(the munchkin waiting for the movers)
but not completely unpacked.
Carrying boxes and putting things away for the past two days.
Aching and sore.
Very little sleep.
And happy, happy, happy with our new home.
“We’re living in a hotel.” A statement that seems to horrify friends and family.
Yes, we are living in a hotel for a few months until our new place, currently under construction, is completed.
“Why didn’t you rent an apartment?”
We did look, but apartments or condo rent was pricey and would entail a year’s lease and we only needed a place for six months. If we rented, not only would we be obligated to pay the rent for the full year, we’d also be responsible for the apartment for the time it sat empty. So living in a hotel seemed the perfect solution.
“But, a hotel? Isn’t that…?”
What it is, is wonderful. The hotel we are in is old, clean, and well maintained. It’s not fancy. We don’t need fancy. We have a suite—a living room with two sofas and flat screen TV, a tiny kitchen with a full fridge and stove (we even entertained friends and served a full turkey dinner for Thanksgiving), and a full bathroom. Cable and Internet connections are included and parking right out our door is free. There’s a laundry room down the hall for our convenience, a fitness room and a pool. Maid service twice a week with fresh sheets and towels is spoiling us. The suite is small which equals cozy, and we’re finding that we really don’t need more space.
Best of all? The staff. From the front desk manager, to the maintenance man, to the maids, all are friendly and helpful and fun. We feel cocooned in a new family. Of course we’ll be thrilled to move to our new home next weekend, but we’ll miss everyone here too.
The congregation listens attentively as the minister preaches his sermon. They rise and sing along with the hymns. The purity of the soloist’s voice soars high to the peaked ceiling and seeps into the parishioners’ souls.
Throughout the service little ones shuffle and chatter, but their small noises barely register with the congregation.
Then it’s time for the silent prayer. Parent’s pick up their children, cuddle with them, and distract them with small toys—all to encourage silence during for the next two minutes.
The father holds his son and hands him his toy truck. The boy is obsessed with trucks. This should keep him occupied and quiet.
For several seconds, one can hear the proverbial pin drop as heads are bowed and quiet reigns.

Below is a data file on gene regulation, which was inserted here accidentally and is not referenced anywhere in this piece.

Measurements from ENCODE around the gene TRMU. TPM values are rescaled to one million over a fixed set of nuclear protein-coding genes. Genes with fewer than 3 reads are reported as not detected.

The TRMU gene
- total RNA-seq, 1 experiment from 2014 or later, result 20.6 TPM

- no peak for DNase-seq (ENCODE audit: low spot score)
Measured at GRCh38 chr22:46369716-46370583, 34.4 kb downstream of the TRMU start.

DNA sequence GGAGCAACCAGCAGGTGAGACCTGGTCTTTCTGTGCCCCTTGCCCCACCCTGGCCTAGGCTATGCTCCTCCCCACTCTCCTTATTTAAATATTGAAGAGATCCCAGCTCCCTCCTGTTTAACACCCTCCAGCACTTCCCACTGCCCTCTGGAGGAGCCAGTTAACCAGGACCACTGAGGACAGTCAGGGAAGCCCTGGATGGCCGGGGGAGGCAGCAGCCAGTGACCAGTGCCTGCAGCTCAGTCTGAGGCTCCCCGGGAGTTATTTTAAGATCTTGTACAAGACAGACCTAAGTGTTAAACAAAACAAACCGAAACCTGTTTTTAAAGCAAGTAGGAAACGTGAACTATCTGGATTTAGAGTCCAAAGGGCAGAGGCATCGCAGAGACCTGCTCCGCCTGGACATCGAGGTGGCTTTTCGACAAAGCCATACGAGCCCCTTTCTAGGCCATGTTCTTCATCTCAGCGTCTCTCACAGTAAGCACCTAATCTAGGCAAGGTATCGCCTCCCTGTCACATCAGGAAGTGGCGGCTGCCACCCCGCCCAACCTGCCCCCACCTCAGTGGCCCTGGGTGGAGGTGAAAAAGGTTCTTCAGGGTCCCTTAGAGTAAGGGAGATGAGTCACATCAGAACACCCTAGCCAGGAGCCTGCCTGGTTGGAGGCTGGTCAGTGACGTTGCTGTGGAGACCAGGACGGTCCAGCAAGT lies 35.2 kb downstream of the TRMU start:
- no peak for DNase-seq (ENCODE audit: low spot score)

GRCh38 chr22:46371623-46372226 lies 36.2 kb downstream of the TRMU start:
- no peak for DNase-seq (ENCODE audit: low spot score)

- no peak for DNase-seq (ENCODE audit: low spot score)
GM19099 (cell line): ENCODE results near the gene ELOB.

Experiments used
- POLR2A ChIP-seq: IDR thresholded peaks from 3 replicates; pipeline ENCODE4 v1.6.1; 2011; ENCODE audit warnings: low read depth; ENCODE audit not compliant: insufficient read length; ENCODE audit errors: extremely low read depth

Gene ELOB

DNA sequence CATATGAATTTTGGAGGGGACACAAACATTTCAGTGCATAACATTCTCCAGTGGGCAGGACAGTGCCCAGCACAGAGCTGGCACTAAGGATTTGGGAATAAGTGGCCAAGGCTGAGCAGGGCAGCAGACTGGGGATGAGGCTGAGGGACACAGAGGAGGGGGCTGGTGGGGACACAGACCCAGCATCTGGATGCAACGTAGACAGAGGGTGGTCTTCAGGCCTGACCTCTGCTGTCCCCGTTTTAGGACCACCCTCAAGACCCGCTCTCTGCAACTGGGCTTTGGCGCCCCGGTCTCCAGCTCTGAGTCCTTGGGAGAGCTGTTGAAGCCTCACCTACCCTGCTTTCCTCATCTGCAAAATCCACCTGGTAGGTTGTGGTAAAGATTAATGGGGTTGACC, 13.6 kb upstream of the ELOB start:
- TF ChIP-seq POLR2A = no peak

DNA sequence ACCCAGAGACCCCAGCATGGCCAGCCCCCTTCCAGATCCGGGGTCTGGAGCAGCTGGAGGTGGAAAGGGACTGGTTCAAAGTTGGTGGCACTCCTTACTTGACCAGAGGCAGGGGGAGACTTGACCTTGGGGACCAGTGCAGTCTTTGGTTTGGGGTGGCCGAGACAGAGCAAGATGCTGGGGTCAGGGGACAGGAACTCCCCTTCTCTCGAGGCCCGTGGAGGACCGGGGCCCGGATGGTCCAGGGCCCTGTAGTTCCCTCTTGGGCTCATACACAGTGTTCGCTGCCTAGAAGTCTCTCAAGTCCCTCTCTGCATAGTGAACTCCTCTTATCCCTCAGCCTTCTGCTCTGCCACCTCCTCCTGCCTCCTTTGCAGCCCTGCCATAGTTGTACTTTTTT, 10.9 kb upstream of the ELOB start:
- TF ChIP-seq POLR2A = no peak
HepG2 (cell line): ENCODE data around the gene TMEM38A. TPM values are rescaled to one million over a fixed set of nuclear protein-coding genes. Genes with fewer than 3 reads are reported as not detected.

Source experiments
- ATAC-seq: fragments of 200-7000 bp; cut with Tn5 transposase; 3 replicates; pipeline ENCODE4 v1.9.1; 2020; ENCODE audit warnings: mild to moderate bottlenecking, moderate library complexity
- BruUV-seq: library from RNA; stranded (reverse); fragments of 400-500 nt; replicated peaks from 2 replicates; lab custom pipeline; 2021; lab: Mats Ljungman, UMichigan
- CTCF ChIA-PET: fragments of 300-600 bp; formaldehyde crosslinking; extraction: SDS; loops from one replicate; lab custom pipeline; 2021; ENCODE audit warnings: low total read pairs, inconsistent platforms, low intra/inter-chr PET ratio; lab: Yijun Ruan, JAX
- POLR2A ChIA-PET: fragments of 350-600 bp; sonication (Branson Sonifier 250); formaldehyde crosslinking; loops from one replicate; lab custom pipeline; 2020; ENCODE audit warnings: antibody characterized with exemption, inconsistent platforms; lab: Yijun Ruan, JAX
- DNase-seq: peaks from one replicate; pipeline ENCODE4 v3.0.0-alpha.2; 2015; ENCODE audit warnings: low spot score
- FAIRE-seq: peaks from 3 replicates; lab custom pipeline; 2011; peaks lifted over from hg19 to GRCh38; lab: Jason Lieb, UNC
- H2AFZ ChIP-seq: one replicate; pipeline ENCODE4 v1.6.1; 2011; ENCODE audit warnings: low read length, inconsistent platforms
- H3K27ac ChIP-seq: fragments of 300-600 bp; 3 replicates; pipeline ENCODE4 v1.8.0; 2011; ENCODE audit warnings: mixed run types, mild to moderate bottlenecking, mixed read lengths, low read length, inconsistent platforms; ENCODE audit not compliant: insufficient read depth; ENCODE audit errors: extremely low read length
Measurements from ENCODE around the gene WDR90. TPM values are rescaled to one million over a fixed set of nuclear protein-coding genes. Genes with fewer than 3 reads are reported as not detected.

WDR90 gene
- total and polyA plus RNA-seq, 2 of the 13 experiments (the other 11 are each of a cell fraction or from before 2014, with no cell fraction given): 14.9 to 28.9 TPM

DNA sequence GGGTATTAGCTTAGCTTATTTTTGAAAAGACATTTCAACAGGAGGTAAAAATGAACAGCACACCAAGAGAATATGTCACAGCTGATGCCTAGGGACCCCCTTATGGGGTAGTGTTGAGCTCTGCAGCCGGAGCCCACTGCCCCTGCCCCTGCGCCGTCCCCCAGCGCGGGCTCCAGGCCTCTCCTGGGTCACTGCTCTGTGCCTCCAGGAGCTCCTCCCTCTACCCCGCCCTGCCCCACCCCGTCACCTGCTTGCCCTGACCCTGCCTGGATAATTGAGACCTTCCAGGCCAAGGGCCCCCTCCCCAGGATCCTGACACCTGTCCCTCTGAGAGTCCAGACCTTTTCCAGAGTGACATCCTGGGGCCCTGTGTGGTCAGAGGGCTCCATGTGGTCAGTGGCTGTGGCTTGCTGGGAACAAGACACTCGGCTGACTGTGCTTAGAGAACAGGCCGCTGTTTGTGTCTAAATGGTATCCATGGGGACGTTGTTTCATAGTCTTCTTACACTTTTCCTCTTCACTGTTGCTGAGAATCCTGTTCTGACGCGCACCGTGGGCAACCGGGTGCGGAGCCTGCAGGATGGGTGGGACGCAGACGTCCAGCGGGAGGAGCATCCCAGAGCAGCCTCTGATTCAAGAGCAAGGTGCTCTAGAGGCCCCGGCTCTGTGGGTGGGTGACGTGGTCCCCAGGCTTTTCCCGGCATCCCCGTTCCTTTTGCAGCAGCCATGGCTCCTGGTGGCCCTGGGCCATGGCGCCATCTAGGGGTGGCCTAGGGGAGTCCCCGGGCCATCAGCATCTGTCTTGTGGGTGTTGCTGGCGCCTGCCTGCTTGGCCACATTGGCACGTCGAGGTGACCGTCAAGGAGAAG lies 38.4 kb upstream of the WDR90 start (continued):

Suddenly a truck rumbles by. “F**k, Daddy, f**k!” the little boy says using his very best pronunciation.
The father shushes the boy and looks over the congregation. Heads are still bowed, but shoulders are rising and falling with what can only be stifled laughter.
What does the father do then? He rises quietly and carries the little boy out of the church, his wife following close behind.
Do they return next Sunday or search out a new church? We may never know.
Beryl Belsky of http://www.thewritersdrawer.net/ was kind enough to nominate me for a One Lovely Blog Award. There is no winner; the nomination is the prize, so to speak. I am honored to join the ranks of others who have also been nominated. Thank you, Beryl.
A requirement of accepting the award is to tell you 7 things about myself so here goes.
Note to any bloggers out there: It’s your turn. Here are the rules should you accept one, all, or none of them.
1. Thank the person who nominated you for the award.
2. Add the One Lovely Blog logo to your post.
3. Share 7 facts/or things about yourself.
4. Nominate 15 bloggers you admire and inform nominees by commenting on their blogs.
So, here’s the thing. Grandma goes to Australia to spend the summer with her sister.
Our summer. Their winter. No central heating. Damp and cold. Of course her thoughts turn to knitting and knit she does. Mitts for her grandson from special wool she bought in Tasmania.
A couple of months later grandson heads off to school, happy and proud to be in grade one. Then it’s winter. Mom takes the special mitts, sews a bit of elastic to each one and attaches the other end of the elastic to the sleeves of his parka.
She sends him off to school content in the thought that he can’t possibly lose his mitts and he’ll always have warm hands.
To her horror, he arrives home that first day with elastics dangling from his sleeves. Elastics only—no mitts.
“Where are you mitts?” she asks.
He looks up at her with a puzzled frown. “What mitts?”
The mitts are never found, not even after several searches in the school lost and found box. Mom is more upset than Grandma, who quickly knits him another pair—but not with special wool from Tasmania.
You set out on your travels with images in your head. You’ve read about the place. You’ve seen the documentaries. You’ve held tight to your childhood imaginations.
It’s what you didn’t expect that hits hardest. Would you ever have imagined that stepping off the plane in Bamako, the heat would press you into the tarmac with a force so strong that your legs wobbled a little as you made your way to the terminal?